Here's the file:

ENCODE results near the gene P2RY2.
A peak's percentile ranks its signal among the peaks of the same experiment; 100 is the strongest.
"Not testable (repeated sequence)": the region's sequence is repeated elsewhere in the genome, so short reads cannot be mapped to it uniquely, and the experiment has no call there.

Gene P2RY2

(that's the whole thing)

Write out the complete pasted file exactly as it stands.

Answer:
ENCODE results near the gene P2RY2.
A peak's percentile ranks its signal among the peaks of the same experiment; 100 is the strongest.
"Not testable (repeated sequence)": the region's sequence is repeated elsewhere in the genome, so short reads cannot be mapped to it uniquely, and the experiment has no call there.

Gene P2RY2